Denis Mukwege, a soft-spoken obstetrician-gynecologist, runs Panzi Hospital, the first fistula center in Congo. The Bukavu facility treats victims and trains doctors to repair the torn tissue. Fistula sufferers may stay there for months, first strengthening their bodies to survive the surgery and then spending weeks on a catheter to make sure they heal properly.
Dr. Mukwege, who sometimes performs 10 fistula surgeries in a day, said he can identify rapists by the wounds they leave behind.
“I can tell which group it was who did it, even before she tells me,” he said. “Some use knives, fire, [assault] only the young, a bullet. This way, it is like they leave a signature on the body.”
Quasi-governmental militias traditionally have been the worst violators. Members of one group, the Mayi-Mayis, are said to believe that raping a women will make them stronger in battle.
Two other militias, known by their French acronyms as CNDP and FDLR, have been waging a turf war between Congo and Rwanda and see rape as a powerful way to undermine Congolese communities.
Even more terrifying for women is that they cannot rely on the Congolese national army to protect them.
Kinshasa’s policy of inducting thousands of rebels into the ill-equipped and poorly trained army as a way of spreading peace may be making the situation worse, said U.N. officials and other Congo specialists.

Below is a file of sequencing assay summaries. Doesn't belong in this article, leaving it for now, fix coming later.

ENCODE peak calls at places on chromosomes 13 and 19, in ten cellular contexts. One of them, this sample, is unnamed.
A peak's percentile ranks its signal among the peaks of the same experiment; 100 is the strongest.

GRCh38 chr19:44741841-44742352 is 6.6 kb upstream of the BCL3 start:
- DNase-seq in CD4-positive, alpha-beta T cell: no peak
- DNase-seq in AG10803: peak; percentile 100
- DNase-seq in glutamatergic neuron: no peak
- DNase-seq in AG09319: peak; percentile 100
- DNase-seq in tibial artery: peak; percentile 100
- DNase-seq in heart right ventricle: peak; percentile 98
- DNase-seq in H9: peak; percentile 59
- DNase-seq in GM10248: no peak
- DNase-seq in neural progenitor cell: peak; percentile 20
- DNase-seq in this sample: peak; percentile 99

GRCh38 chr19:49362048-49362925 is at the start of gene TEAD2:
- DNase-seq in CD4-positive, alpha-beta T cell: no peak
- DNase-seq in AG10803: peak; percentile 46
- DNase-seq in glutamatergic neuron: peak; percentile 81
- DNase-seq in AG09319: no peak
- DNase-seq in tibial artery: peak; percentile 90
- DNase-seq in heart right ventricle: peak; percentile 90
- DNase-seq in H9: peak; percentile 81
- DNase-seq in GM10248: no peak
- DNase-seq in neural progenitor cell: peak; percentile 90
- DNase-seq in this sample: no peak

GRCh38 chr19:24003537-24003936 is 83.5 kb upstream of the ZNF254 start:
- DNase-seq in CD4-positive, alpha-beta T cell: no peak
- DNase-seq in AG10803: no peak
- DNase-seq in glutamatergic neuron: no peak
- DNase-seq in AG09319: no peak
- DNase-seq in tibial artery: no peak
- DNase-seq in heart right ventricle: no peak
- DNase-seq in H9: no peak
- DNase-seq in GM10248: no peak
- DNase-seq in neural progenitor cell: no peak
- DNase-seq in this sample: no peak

The army, known by its French acronym FARDC, has been responsible for hundreds of cases of sexual violence, according to a July report by Human Rights Watch.
“The local civilians continue to suffer from widespread instances of rape by the Congolese forces,” said the report, which analyzed human rights violations in the Kivus. Researchers say the number of rapes has doubled and sometimes even tripled across the region since military operations began in January.
The culture of impunity and cruelty also has infected U.N. peacekeepers, about 16,000 of whom are deployed in eastern Congo with a mandate to protect civilians.
Beyond the law
Soldiers and civilian workers with the peacekeeping mission, known as MONUC, have been accused of sexual exploitation and abuse, although not gang rapes, as U.N. officials are quick to point out. Among the offenses: sex with “willing” minors and prostitutes, and trading food and shelter for sex.